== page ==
Urban Legends of San Francisco Sailors

Continuing with the theme Urban Legends of San Francisco Sailors, there are numerous legends about the single most dramatic landmark of the Bay—the Golden Gate Bridge. I sailed under the bridge a lot teaching coastal sailing, heavy weather techniques, and damage control but I always kept a wary eye aloft, especially after hearing about the Monterey fishing smack.

The Coast Guard on the San Francisco Bay have two official designations for suicides: jumpers and floaters. Floaters are what jumpers become after a week on the bottom. It takes that long for decomposition to create gases in the stomach with buoyancy sufficient to refloat the corpse—shorter for warmer water. The body then rises to the surface, less the soft parts eaten by crabs and bottom feeders

The story goes that a jumper—whether intentionally or by simple inattention—landed on a fishing boat returning from sea. The Monterey smack was a local design, a wooden boat typically about 30 foot, double-ended and sea kindly. The jumper had reached terminal velocity by the time he (or she) passed through the pilot house, through the engine room, and through the hull, promptly sinking the boat.

Sailing beneath the Golden Gate Bridge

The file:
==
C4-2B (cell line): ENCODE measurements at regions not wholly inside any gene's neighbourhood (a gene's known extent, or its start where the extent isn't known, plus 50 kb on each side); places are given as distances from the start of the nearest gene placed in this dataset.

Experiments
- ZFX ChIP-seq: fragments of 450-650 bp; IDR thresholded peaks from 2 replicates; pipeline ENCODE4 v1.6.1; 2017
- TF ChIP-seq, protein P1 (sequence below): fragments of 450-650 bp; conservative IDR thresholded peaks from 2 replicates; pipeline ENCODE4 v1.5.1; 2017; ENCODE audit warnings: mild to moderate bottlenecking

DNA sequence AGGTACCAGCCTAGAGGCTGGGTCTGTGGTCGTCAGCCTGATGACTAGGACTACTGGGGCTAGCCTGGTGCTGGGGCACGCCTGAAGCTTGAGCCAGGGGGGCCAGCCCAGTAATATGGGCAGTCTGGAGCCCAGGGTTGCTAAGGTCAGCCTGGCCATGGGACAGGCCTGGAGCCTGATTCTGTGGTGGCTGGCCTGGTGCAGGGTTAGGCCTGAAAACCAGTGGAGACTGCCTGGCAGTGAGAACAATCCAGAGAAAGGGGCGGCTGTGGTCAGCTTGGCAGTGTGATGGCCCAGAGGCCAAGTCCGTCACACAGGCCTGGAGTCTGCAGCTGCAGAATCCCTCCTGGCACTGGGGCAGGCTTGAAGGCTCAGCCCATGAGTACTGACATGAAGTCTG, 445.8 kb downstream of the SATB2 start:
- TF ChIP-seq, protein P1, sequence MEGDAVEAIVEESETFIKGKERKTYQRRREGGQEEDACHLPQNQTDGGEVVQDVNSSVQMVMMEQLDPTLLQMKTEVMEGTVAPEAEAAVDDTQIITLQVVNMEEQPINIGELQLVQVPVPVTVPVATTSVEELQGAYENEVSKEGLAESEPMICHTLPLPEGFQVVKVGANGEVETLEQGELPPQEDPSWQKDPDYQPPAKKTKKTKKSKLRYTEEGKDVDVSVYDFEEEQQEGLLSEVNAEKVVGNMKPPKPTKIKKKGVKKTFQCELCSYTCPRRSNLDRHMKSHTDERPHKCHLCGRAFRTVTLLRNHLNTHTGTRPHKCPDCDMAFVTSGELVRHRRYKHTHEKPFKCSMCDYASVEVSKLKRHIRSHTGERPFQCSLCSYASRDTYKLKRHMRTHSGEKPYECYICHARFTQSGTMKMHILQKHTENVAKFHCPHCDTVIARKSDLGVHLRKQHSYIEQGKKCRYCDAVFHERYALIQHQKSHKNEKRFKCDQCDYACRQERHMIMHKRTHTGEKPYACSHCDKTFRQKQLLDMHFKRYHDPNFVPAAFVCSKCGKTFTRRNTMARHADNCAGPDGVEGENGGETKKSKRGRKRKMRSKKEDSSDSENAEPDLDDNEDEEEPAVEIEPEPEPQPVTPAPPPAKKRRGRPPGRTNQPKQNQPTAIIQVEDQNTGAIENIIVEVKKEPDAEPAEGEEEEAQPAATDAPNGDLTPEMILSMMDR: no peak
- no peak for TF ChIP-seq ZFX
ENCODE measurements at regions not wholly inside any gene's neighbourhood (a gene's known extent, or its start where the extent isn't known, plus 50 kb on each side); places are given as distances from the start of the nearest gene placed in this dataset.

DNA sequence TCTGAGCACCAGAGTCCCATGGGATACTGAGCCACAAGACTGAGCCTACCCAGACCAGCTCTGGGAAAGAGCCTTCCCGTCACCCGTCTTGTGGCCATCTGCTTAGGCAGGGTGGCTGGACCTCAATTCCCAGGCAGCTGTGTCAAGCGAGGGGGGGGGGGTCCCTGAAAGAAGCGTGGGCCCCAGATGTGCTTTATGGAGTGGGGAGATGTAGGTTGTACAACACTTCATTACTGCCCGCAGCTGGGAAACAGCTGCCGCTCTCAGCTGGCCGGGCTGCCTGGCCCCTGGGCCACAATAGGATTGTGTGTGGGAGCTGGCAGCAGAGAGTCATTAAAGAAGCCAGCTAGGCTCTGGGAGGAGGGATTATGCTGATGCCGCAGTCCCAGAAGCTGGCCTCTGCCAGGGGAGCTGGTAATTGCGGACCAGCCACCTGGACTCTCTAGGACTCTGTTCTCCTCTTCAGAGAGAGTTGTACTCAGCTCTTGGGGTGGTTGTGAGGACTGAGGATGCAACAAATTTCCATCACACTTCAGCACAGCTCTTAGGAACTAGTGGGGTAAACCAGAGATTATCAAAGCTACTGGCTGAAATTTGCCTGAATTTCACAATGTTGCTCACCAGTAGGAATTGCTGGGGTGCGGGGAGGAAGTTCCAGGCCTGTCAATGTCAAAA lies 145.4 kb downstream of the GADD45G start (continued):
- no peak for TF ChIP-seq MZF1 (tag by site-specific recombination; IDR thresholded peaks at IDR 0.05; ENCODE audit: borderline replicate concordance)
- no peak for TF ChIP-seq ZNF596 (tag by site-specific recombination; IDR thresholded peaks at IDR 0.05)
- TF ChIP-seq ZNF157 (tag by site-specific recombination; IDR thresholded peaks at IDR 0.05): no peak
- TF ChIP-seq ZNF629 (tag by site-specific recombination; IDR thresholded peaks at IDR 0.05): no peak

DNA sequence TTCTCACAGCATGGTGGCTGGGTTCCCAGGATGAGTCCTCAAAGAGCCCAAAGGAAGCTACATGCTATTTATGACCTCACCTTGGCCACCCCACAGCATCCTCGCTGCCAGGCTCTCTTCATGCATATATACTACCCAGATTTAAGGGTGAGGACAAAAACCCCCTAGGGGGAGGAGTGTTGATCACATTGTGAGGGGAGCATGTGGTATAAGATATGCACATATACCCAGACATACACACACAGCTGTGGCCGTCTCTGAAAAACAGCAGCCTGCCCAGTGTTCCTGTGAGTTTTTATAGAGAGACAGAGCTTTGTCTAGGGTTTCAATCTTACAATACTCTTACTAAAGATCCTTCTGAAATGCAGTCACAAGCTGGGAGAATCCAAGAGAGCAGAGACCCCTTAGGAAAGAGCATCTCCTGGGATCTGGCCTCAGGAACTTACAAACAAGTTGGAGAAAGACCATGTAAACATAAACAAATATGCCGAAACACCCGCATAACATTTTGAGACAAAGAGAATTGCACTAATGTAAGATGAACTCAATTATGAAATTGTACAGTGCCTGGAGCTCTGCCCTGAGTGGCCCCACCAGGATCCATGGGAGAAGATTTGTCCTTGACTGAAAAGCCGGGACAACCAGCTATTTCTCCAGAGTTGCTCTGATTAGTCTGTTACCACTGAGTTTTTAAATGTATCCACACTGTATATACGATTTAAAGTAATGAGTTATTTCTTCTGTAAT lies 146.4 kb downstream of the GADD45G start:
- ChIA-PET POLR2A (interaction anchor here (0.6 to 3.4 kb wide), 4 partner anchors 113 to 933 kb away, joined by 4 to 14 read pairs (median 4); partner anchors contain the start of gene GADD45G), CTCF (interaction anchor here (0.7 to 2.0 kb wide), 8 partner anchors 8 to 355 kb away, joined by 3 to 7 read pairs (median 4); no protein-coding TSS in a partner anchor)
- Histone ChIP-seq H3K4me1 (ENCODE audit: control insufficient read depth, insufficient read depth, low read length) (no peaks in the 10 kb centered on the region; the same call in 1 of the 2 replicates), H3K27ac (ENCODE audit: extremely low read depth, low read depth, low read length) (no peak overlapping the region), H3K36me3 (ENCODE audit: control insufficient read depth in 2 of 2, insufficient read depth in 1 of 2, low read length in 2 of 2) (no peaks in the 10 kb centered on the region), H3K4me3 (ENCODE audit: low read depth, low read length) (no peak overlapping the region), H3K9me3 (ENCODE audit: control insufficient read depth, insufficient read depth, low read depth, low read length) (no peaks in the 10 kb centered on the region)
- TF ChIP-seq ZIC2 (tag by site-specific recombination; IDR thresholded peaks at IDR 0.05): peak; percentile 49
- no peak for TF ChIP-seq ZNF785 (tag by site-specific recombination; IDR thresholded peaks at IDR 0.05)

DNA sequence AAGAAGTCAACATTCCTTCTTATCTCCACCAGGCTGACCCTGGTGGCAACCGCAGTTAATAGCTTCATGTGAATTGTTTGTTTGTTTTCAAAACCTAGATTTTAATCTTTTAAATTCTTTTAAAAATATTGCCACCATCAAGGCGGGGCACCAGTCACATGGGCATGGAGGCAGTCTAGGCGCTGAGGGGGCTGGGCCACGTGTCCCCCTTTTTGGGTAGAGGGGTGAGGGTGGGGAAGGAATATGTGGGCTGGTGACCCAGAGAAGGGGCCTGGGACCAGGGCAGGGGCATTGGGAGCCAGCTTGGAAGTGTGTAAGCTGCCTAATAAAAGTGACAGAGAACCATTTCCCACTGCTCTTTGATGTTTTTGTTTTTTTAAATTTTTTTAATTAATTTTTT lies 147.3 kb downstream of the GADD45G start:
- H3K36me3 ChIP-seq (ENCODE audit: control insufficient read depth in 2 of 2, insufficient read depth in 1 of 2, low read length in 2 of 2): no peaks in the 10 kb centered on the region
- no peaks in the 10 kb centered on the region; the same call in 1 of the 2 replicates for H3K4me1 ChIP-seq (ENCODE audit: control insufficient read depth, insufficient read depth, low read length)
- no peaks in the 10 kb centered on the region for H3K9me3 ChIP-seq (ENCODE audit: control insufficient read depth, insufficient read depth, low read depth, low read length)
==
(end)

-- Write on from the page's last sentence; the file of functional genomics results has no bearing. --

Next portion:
A sailor’s view of the Golden Gate Bridge.
Photo attribution: Dean Eckles

When I was sailing out of San Francisco the newspapers no longer reported the bridge’s body count but I figured it was a greater risk than being struck by a lightning or those frozen blocks of feces they used to jettison from high altitude air liners, the ones that always crashed through some poor bloke’s roof in Kansas, so I looked as much aloft as alow when directly beneath the span.

There’s also a story of several men falling simultaneously from a broken scaffold while working on the Golden Gate Bridge—or it might have been the Tacoma Narrows Bridge. (Urban legends often get jumbled.) All of the men died except for one who had presence of mind to throw his hammer before him. The story goes that the hammer broke the surface tension of the water a second before he struck and saved his life. Its sounds reasonable but what do I know about hydrodynamics?

And a guy I worked with always threw one shoe overboard beneath the Golden Gate whenever he was outbound on a long passage. He left the other shoe behind; said it ensured he would return safely. He also said he had a closet full of orphaned shoes.

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